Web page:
and gave aid to the poor and dispossessed. Its political role has declined with redemocratization, dedicating itself mainly to assuring the defeat of abortion and divorce laws. Chile is one of the few countries of the world that forbids divorce. The student movement is not as active as it has been historically in Chile, but its organizations continue to produce future leaders of the major political parties. By contrast, intellectuals, especially those with advanced degrees from foreign universities (with a heavy concentration in economics) have become very influential. They swell the ranks of the technocracy that advises all elected political leaders in and out of government. Lastly, the environmental, women's, and indigenous people's movements have also gained more recognition.
To a large extent, Chile's political stability after 1989 rested on antidemocratic institutions and a biased electoral system that were a legacy of a transition to democracy in which the military government had the upper hand. Those institutions protected the chief interest of right-wing forces: the maintenance of the extreme free-market socio-economic system installed during the military dictatorship. That system insured a good business climate at the expense of other social groups (middle class and, especially, urban and rural labor) whose interest in a more egalitarian order remained firmly subordinate to the inegalitarian orientation of propertied groups. Under these conditions, conservative socio-political forces did not need to resort to capital flight and mobilization (or the threat of such actions) to destabilize the economic and political system to defend themselves from their political enemies, a credible threat given the radicalization of right-wing political groups between 1970 and 1989. Upper class social groups— who were less tolerant of reforms than they were in the 1950s and 1960s—could stop unwanted change legally. Their extreme interpretation of property rights after 18 years of military rule led them to reject virtually all legislative proposals that diminished their ability to use market power to dominate the rest of society. As will be seen, this occurred despite the fact that proposed reforms were well within the norm of democratic capitalism; they were not attempts to install socialism.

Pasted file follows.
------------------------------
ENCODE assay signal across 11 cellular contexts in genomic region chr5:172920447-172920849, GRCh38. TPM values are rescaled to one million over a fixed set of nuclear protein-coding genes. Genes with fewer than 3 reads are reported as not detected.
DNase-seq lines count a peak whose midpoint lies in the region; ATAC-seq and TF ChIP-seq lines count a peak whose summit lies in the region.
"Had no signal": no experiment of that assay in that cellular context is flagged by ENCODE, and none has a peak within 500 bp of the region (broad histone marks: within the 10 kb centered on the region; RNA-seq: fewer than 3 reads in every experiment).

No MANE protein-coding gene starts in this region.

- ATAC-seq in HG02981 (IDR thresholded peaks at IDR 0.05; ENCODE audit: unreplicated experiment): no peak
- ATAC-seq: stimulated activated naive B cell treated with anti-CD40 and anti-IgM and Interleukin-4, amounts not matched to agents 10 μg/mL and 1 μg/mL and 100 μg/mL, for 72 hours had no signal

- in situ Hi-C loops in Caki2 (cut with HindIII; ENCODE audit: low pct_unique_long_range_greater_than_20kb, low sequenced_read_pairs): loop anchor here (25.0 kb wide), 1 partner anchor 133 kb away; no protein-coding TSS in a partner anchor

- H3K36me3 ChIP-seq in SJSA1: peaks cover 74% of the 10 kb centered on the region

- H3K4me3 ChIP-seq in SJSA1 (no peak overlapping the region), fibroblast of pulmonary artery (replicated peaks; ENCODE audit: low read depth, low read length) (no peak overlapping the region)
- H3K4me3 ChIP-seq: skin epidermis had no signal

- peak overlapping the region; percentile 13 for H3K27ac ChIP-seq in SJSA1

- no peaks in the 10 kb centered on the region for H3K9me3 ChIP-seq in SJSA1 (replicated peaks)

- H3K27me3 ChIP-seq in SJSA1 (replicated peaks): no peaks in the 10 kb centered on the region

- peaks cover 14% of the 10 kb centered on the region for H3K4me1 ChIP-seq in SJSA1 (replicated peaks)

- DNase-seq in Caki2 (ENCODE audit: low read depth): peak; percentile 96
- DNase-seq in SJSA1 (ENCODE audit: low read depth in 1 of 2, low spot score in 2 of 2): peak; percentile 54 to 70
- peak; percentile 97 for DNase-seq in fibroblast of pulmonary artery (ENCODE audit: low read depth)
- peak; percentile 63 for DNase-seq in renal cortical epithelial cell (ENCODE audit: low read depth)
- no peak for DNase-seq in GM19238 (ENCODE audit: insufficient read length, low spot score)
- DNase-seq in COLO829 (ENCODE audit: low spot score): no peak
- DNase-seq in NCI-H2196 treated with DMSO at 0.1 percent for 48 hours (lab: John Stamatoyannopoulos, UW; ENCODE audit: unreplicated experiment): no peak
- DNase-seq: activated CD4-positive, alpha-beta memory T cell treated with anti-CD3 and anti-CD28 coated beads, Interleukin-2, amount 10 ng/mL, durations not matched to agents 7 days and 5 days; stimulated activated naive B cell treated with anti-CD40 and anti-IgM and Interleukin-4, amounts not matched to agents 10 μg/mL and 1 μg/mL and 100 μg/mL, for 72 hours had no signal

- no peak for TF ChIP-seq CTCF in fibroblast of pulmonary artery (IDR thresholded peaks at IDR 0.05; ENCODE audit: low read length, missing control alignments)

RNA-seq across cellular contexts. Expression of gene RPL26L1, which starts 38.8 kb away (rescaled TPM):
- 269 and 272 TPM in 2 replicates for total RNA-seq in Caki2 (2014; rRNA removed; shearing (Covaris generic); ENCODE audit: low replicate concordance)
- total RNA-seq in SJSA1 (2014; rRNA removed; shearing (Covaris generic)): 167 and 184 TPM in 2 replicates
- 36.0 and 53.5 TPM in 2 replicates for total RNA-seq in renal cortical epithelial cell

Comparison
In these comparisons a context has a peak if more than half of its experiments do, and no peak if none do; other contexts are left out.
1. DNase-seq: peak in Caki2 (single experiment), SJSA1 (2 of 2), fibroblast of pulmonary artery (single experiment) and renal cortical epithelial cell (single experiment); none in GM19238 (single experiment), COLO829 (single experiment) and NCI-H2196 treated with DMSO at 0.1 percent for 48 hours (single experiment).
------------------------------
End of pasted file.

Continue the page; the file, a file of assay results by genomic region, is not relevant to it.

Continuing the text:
The moderation of center-Left socio-political forces also played a significant role in the stability of Chile's post authoritarian political system. The top leadership of the political parties in the Concertacion developed a remarkable consensus over free-market economic principles. The policy consensus was extraordinary because little over a decade and a half before, all preferred a mixed economy and a strong, nationalist industrial policy; the differences between them were only a matter of degree. Socialist ideals of nationalization and state planning were completely abandoned. As a result, serious challenges to conservatives on the issues that had torn Chile apart in the past—property, profits, and the social order—were no longer on the political agenda.
A number of international and domestic factors influenced this shift in the leadership of the center-Left. On the external front, the failure of alternative models to generate sustained economic growth was a powerful stimulant.